ABOARD THE PAPAL AIRCRAFT (TheBlaze/AP) -- Pope Francis seemingly reached out to gays on Monday, saying he wouldn't judge priests who are not sexually active for their sexual orientation in a remarkably open and wide-ranging news conference as he returned from his first foreign trip.
"If someone is gay and he searches for the Lord and has good will, who am I to judge?" Francis asked, issuing comments that are capturing headlines around the globe.
His predecessor, Pope Benedict XVI, signed a document in 2005 that said men with deep-rooted homosexual tendencies should not be priests. Francis was much more conciliatory, saying gay clergymen should be forgiven and their sins forgotten.
Of course, he was referring to priests who are not sexually-active. The Wall Street Journal has more:
Fielding questions from reporters during the first news conference of his young papacy, the pontiff broached the delicate question of how he would respond to learning that a cleric in his ranks was gay, though not sexually active. For decades, the Vatican has regarded homosexuality as a "disorder," and Pope Francis' predecessor Pope Benedict XVI formally barred men with what the Vatican deemed "deep-seated" homosexuality from entering the priesthood. [...]
Never before had a pope spoken out in defense of gay priests in the Catholic ministry, said Vatican analysts. Past popes have traditionally treated homosexuality as an obstacle to priestly celibacy, and the Vatican has sent extensive instructions to Catholic seminaries on how to restrict gay candidates from the priesthood.
Pope Francis disembarks as he arrives at Ciampino Rome's international airport from Brazil on July 29, 2013. Pope Francis returned to Rome after leading a giant beach mass in Brazil for three million pilgrims, ending his historic trip to reignite Catholic passion with pleas for a humbler Church. Credit: AFP/Getty Images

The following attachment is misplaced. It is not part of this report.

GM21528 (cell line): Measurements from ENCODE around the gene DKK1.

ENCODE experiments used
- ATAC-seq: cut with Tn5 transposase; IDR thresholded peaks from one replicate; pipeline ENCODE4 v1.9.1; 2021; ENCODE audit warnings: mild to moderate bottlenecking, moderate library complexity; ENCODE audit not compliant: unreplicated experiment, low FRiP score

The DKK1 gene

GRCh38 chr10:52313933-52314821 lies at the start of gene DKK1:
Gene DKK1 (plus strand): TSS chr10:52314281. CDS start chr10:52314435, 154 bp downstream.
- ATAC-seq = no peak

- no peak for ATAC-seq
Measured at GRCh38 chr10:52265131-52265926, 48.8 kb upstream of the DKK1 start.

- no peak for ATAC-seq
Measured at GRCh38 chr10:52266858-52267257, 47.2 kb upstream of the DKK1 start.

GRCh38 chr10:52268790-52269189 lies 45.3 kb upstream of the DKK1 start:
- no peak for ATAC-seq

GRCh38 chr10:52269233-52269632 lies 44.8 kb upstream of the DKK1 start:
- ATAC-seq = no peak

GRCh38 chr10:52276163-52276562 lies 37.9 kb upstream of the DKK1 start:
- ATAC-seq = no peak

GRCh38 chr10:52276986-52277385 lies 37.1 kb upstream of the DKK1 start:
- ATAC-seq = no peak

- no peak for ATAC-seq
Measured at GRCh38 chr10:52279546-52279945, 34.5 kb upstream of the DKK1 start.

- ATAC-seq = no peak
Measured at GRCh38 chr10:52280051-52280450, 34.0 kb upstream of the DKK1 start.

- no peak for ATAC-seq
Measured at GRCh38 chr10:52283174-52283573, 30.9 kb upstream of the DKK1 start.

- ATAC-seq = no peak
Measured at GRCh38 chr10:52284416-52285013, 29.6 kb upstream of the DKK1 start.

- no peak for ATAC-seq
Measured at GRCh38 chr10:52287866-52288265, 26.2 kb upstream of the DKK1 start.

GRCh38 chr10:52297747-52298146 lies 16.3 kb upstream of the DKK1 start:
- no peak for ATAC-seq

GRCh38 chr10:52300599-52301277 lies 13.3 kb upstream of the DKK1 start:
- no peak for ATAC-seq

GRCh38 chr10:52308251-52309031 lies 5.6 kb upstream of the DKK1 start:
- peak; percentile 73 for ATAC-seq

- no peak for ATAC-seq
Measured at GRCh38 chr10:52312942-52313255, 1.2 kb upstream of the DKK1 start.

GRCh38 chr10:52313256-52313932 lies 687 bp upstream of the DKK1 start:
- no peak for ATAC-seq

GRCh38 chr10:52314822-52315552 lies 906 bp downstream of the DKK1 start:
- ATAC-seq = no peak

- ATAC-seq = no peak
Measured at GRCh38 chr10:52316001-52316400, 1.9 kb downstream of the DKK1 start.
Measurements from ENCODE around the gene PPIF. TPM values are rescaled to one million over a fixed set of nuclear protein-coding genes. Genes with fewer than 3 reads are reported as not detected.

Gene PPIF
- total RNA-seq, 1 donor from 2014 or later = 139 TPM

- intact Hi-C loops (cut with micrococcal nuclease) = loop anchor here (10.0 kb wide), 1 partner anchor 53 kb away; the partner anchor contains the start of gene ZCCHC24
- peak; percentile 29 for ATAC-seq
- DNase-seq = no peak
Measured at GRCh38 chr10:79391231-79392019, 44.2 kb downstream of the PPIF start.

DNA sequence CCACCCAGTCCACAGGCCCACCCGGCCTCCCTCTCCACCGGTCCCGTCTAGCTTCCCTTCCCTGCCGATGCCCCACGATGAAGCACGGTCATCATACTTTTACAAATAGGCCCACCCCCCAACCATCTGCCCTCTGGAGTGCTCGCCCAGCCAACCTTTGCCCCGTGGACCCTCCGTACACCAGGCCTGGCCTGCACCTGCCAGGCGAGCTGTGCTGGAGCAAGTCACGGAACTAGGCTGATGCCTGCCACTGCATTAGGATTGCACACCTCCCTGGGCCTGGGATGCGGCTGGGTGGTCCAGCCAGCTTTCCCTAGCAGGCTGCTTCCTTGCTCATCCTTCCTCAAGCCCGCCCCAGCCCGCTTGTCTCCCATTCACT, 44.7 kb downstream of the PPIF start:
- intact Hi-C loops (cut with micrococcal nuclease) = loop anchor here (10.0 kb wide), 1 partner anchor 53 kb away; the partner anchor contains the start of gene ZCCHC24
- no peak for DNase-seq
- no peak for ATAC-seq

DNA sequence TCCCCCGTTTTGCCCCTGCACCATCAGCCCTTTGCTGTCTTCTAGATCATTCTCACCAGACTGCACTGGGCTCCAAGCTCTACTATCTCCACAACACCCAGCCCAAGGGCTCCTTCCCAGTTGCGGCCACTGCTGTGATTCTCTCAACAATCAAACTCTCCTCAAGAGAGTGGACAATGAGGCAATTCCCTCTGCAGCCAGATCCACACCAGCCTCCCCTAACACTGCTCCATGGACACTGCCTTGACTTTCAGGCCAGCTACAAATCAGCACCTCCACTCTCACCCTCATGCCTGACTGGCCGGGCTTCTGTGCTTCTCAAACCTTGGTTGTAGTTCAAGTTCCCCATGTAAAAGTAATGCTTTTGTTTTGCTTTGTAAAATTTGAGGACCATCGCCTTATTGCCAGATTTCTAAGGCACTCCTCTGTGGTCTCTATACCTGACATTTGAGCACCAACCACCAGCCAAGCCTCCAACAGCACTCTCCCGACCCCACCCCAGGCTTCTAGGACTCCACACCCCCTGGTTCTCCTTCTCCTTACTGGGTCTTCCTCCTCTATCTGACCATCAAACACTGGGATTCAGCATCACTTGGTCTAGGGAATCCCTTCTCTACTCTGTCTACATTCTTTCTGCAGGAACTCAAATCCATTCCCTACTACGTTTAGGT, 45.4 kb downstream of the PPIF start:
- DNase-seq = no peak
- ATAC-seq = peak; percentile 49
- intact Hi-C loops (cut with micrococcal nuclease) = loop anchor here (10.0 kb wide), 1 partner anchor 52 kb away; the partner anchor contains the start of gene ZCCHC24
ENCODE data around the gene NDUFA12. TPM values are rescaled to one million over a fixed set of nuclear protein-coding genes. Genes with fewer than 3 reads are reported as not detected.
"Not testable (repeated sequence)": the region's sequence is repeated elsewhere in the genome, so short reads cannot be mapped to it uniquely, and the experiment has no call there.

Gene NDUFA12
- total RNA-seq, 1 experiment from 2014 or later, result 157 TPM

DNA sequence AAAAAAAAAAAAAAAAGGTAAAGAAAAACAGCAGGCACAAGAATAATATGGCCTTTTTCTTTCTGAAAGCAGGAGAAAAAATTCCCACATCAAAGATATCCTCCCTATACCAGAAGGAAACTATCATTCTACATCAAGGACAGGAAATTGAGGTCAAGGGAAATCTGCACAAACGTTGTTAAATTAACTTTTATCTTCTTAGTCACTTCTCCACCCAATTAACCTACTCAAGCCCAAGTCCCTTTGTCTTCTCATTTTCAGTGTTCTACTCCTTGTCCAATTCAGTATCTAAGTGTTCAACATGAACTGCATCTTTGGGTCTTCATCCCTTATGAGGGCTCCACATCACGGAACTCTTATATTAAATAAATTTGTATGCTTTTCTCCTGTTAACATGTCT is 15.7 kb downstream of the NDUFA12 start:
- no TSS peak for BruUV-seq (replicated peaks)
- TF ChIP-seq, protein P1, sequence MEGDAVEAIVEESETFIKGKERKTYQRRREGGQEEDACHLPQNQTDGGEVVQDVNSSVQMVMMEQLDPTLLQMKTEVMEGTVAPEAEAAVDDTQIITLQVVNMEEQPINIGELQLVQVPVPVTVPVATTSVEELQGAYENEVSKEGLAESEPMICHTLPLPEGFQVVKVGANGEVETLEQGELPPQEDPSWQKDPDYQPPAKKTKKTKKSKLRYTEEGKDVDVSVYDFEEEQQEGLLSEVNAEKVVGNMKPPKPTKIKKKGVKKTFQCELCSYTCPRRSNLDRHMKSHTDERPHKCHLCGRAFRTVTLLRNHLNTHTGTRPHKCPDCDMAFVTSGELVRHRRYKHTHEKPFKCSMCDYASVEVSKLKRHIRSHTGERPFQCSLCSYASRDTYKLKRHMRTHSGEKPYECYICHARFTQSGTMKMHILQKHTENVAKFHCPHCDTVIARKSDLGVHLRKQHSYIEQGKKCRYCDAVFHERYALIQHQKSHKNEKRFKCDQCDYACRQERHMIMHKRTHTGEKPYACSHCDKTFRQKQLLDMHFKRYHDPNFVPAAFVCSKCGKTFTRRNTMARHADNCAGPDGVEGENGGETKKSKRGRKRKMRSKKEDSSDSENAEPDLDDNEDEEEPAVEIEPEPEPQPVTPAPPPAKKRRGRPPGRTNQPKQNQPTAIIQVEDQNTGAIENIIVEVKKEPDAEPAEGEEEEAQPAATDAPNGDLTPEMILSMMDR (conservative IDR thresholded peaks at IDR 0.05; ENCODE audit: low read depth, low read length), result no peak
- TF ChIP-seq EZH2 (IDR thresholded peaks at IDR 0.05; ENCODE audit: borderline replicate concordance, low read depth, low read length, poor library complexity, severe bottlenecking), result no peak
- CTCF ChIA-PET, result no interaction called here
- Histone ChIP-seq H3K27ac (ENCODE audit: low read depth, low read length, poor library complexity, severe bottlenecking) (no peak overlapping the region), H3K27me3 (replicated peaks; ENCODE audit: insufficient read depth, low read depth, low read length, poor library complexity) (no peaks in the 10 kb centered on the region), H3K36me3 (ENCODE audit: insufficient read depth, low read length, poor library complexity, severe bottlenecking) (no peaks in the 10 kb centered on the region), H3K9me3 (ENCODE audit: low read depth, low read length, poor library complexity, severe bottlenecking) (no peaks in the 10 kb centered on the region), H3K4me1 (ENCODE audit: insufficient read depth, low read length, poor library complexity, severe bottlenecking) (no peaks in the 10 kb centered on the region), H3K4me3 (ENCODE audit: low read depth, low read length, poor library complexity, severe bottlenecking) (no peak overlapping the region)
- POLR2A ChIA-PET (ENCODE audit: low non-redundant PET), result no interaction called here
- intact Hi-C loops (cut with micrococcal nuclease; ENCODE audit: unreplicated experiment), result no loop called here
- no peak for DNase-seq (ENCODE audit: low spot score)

Clearly, this was a big proclamation. Francis' remarks came Monday during a plane journey back to the Vatican from his first foreign trip in Brazil.
He was funny and candid during a news conference that lasted almost an hour and a half. He didn't dodge a single question, even thanking the journalist who raised allegations reported by an Italian newsmagazine that one of his trusted monsignors was involved in a scandalous gay tryst.
Francis said he investigated and found nothing to back up the allegations.
Francis was asked about Italian media reports suggesting that a group within the church tried to blackmail fellow church officials with evidence of their homosexual activities. Italian media reported this year that the allegations contributed to Benedict's decision to resign.
Pope Francis smiles before departing for Rome after concluding a week-long trip to Brazil, at the air base in Rio de Janeiro on July 28, 2013. The head of the world's 1.2 billion Roman Catholics hammered home his plea for young believers attending World Youth Day (WYD) to 'go and make disciples of all nations' as he concluded his trip to Brazil aimed at reigniting Roman Catholic passion. Credit: AFP/Getty Images
While stressing Catholic social teaching that calls for homosexuals to be treated with dignity and not marginalized, Francis said it was something else entirely to conspire to use private information for blackmail or to exert pressure.
Francis was responding to reports that a trusted aide was involved in an alleged gay tryst a decade ago. He said he investigated the allegations according to canon law and found nothing to back them up. But he took journalists to task for reporting on the matter, saying the allegations concerned matters of sin, not crimes like sexually abusing children.
And when someone sins and confesses, he said, God not only forgives but forgets.
"We don't have the right to not forget," he said.
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